Firefighters respond to smoke on N. Douglas
JUNEAU - Capital City Fire and Rescue crews responded at 5:37 a.m. Tuesday to a Douglas Highway residence undergoing a remodeling.
Although they encountered light smoke throughout the structure, apparently from the furnace area in the rear, the only damage they found appeared to be from water leaks, according to department reports.
Upon arriving at the scene, firefighters reportedly evacuated the only occupant of the building. They found a new pitched roof was being erected as part of the remodeling and there were several substantial leaks.
One of the leaks was over the furnace area, according to department reports.
Two engines, one ambulance and 17 personnel reportedly responded to the incident.
Two cut out of car after accident
JUNEAU - Emergency crews used the jaws of life Monday night to pull two people from a 2002 Toyota Corolla that flipped over on its roof near Egan Drive north of downtown and south of the Glacier Highway turnoff.
The accident was reported at about 9:25 p.m. After police and Capital City Fire and Rescue crews responded to the scene, a private tow truck stabilized the car to prevent it from rolling further.
Capital City crews then cut away the roof to pull out the 29-year-old female driver and a 38-year-old male passenger.
Both were taken to Bartlett Regional Hospital. Neither were identified but were listed as Juneau residents. Police reported the woman was treated for injuries and released while the man was kept at the hospital for evaluation.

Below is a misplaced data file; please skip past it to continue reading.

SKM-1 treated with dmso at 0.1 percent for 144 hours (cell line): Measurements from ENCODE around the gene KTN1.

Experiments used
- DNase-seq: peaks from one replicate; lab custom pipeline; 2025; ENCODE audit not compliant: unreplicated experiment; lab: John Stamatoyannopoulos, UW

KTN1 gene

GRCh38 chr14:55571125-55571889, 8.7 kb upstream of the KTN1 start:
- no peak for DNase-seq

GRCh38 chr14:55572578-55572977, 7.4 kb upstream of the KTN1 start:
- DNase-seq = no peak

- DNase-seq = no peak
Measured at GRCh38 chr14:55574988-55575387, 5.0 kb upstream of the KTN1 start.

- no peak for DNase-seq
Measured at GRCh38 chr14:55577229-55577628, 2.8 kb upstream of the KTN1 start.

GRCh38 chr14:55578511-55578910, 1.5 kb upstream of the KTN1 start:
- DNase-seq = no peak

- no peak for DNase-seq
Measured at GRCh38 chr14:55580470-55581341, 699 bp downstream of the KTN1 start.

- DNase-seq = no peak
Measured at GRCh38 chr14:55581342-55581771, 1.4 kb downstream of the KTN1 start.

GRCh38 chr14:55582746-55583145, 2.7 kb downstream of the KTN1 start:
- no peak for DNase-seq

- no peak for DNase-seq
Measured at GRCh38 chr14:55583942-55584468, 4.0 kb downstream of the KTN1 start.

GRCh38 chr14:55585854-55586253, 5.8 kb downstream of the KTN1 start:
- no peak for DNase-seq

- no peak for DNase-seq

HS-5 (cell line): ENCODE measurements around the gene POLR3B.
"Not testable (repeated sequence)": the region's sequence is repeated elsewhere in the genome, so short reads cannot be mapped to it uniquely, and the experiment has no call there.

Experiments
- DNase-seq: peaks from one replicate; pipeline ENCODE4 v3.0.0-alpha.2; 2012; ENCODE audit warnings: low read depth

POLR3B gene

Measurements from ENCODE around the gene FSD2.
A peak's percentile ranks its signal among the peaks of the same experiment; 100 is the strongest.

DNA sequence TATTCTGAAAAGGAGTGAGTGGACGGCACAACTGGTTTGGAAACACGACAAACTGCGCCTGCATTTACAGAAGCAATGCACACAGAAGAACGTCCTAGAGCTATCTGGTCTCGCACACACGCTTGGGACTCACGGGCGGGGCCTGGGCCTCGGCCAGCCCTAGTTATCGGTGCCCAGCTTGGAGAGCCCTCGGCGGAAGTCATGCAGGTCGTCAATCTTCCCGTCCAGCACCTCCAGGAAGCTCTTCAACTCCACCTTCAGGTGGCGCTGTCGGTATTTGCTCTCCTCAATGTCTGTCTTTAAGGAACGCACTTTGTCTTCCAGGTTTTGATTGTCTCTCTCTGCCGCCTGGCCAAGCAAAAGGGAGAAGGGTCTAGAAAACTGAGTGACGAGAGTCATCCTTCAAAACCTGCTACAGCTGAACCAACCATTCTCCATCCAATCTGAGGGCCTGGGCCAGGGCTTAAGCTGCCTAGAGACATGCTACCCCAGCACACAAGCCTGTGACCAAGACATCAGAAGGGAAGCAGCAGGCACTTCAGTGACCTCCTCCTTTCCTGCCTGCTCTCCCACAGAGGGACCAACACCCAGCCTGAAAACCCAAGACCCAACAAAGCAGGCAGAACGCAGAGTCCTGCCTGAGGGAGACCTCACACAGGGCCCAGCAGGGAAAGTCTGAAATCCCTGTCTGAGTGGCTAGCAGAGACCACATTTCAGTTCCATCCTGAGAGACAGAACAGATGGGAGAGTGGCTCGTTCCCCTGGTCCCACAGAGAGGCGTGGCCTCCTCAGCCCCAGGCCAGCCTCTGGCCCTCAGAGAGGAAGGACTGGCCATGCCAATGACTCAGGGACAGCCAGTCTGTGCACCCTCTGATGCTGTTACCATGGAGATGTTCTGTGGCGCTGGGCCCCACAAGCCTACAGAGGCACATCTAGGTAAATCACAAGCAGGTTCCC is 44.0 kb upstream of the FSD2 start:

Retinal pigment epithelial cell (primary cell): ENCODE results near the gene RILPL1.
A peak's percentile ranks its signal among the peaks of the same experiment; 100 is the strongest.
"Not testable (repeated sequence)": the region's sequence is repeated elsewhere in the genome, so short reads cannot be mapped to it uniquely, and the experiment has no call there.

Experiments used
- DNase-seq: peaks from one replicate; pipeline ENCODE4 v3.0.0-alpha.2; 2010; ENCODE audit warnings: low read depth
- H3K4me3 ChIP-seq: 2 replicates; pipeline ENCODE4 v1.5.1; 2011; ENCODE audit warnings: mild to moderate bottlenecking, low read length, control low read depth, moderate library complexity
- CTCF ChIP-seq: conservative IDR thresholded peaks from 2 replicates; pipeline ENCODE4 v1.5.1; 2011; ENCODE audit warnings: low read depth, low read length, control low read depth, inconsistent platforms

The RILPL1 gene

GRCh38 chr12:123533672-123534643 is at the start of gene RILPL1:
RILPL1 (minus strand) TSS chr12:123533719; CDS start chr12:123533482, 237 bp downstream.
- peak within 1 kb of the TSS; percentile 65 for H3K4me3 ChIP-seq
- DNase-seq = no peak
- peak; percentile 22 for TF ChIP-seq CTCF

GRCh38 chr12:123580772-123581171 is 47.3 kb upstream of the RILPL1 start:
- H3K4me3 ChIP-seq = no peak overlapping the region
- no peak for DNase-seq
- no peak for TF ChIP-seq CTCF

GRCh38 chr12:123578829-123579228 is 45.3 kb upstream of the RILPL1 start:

Police reported the the car was outbound on Egan Drive approaching the Glacier Highway intersection when the driver lost control on the icy, snow-covered road. The car went into the median and flipped onto its roof.
The investigation continues. Police reported they suspect speed and alcohol contributed to the accident.
The Toyota was reported as a total loss and towed from the scene.
Game board moves ahead with wolf control
ANCHORAGE - The Alaska Board of Game is moving ahead with plans to expand lethal wolf control in the state.
Board members reaffirmed a plan Monday to kill about 40 wolves near the Interior town of McGrath and approved plans to kill about 100 wolves in the Nelchina basin early next year.
The board also paved the way for hunters on snowmachines to help out in the new wolf-kill programs after it approved radio and cellular telephone communication between ground and air.
The decisions were made during a teleconference held at the Department of Fish and Game in Anchorage. Outside, about two dozen protesters wearing wolf masks and waving signs demonstrated against the state's aerial wolf-kill program in McGrath.
The board also revisited nearly two dozen Western Alaska hunting and trapping proposals. On each issue, the board considered new information or testimony on the subject and then voted.
The board spent more than four hours on wolf control. Board chairman Mike Fleagle said the issues were given careful consideration because the board may have to defend itself in court.
"You know how these findings are being ripped apart by opponents of this program," he said.
Although state attorneys successfully defended the board's McGrath wolf-control plan in court last month, the board reconfirmed the program. It adopted written findings and supplemented its previous plan with additional information.
None of the basics of the McGrath plan changed. The state still wants private pilot-gunner teams to shoot 40 to 45 wolves in a 1,700-square-mile area near McGrath.
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